Close  
  • share this

Insurance Commission warns on 2 unlicensed firms selling memorial plans

By: - Reporter / @bendeveraINQ
/ 06:53 PM July 08, 2015

The Insurance Commission on Wednesday warned the public against two companies that have been selling memorial plans despite lacking the license for pre-need firms.

Insurance Commissioner Emmanuel F. Dooc identified the companies as Cosmopolitan Memorial Chapel, and Majar Senior Citizen Damayan.

ADVERTISEMENT

“The Insurance Commission issued a cease and desist order against Majar Senior Citizen Damayan, preventing it from offering memorial service packages to its members without being licensed by the commission as a pre-need company,” Dooc disclosed in a statement.

Dooc said the association has been offering “a mutual-aid inspired program for senior citizens collecting a fixed amount of money purporting to be a membership fee in exchange for free memorial services.”

FEATURED STORIES

“Another cease and desist order was issued against Cosmopolitan Memorial Chapel, preventing it from advertising memorial services packages as it is not a licensed pre-need company,” Dooc added.

Dooc said the Insurance Commission was already investigating these firms.

“This investigation is aimed at ensuring that our agency is doing all it can to protect consumers from entities purporting to be pre-need companies, and [also protect] the legitimate companies engaged in pre-need business,” he explained.

The Insurance Commission said that the Pre-Need Code of the Philippines has defined pre-need plans as “contracts, agreements, deeds or plans for the benefit of the planholders which provide for the performance of future service/s, payment of monetary considerations or delivery of other benefits at the time of actual need or agreed maturity date, as specified therein, in exchange for cash or instalment amounts with or without interest or insurance coverage and includes life, pension, education, interment and other plans, instruments, contracts or deeds as may in the future be determined by the commission.”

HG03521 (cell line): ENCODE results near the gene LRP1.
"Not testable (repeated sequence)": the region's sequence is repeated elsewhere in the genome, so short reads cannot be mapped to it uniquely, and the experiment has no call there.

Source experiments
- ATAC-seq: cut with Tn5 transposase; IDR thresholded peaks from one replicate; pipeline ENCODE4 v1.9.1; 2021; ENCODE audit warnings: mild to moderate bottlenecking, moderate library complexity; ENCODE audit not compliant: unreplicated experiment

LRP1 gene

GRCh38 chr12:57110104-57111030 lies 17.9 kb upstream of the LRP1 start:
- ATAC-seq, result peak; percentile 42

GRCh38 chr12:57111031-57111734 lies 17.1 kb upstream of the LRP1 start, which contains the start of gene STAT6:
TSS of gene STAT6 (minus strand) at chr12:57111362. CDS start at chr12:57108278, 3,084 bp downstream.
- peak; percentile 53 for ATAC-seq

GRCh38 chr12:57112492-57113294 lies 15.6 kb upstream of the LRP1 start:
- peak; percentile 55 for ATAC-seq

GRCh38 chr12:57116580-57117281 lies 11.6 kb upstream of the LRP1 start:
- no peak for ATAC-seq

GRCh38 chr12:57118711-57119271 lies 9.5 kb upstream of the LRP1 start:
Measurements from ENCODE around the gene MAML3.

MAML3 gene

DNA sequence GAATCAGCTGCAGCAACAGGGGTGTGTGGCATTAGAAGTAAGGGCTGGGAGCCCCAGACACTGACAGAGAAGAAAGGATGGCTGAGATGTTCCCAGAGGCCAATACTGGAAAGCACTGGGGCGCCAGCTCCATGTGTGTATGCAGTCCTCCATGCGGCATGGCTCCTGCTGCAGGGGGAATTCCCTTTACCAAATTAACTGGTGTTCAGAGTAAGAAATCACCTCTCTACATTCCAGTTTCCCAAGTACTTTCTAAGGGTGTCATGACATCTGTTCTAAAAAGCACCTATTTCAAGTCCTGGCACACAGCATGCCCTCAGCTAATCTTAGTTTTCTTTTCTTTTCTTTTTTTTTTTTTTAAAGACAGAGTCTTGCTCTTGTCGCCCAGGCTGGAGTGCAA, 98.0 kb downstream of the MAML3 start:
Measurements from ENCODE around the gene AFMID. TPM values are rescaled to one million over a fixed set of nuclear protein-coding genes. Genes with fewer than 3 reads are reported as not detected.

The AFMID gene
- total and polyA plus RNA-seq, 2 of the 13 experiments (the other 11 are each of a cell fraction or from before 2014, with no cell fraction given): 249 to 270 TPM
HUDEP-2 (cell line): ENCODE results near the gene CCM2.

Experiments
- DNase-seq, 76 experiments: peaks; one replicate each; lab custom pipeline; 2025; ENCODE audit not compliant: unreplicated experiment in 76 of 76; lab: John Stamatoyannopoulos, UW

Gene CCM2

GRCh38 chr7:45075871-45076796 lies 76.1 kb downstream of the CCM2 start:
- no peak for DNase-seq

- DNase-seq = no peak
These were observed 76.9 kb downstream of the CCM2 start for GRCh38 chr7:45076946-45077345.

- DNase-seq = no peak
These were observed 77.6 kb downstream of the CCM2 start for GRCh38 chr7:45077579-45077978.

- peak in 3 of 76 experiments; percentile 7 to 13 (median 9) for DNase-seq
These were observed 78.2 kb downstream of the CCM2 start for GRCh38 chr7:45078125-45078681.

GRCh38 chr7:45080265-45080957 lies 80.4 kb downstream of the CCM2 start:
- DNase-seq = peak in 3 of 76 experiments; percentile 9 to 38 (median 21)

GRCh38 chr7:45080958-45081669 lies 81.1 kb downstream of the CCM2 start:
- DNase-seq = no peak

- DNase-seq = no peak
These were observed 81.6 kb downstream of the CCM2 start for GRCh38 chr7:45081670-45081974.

“Under the law, only companies registered with and licensed by the Insurance Commission to sell or offer to sell pre-need plans can engage in the pre-need business. In order to protect the investing public, such licensed pre-need companies cannot advertise itself or its plans unless its advertising material is previously approved by the commission,” it pointed out.

As of May this year, 16 licensed companies were recorded to be offering pre-need products, from a high of over 200 firms during the 1990s, Insurance Commission data showed.

“Although there are only a few companies legally allowed to engage in the pre-need business, this is a good indicator that only those who are financially stable are allowed to engage in pre-need business. With the enactment of the Pre-Need Code and stringent regulatory requirements, the public is assured that the liabilities of the companies will be met,” Dooc noted.

ADVERTISEMENT

The Insurance Commission claimed that “there is still a significant demand for pre-need plans, especially memorial/life plans, despite the collapse of other pre-need companies in 2009, due to the reform in the regulatory law governing the pre-need industry when the Pre-Need Code was enacted in 2009.”

The Pre-Need Code transferred the regulation and supervision of pre-need firms to the Insurance Commission from the Securities and Exchange Commission.

Read Next
LATEST STORIES
MOST READ
Don't miss out on the latest news and information.
View comments

Subscribe to INQUIRER PLUS to get access to The Philippine Daily Inquirer & other 70+ titles, share up to 5 gadgets, listen to the news, download as early as 4am & share articles on social media. Call 896 6000.

TAGS: Cosmopolitan Memorial Chapel, Emmanuel F. Dooc, Insurance Commission, Laws, Majar Senior Citizen Damayan, memorial plans, news, Pre-Need Code of the Philippines, pre-need companies, public advisory, Regulation, standards, unlicensed pre-need companies
For feedback, complaints, or inquiries, contact us.



© Copyright 1997-2019 INQUIRER.net | All Rights Reserved

We use cookies to ensure you get the best experience on our website. By continuing, you are agreeing to our use of cookies. To find out more, please click this link.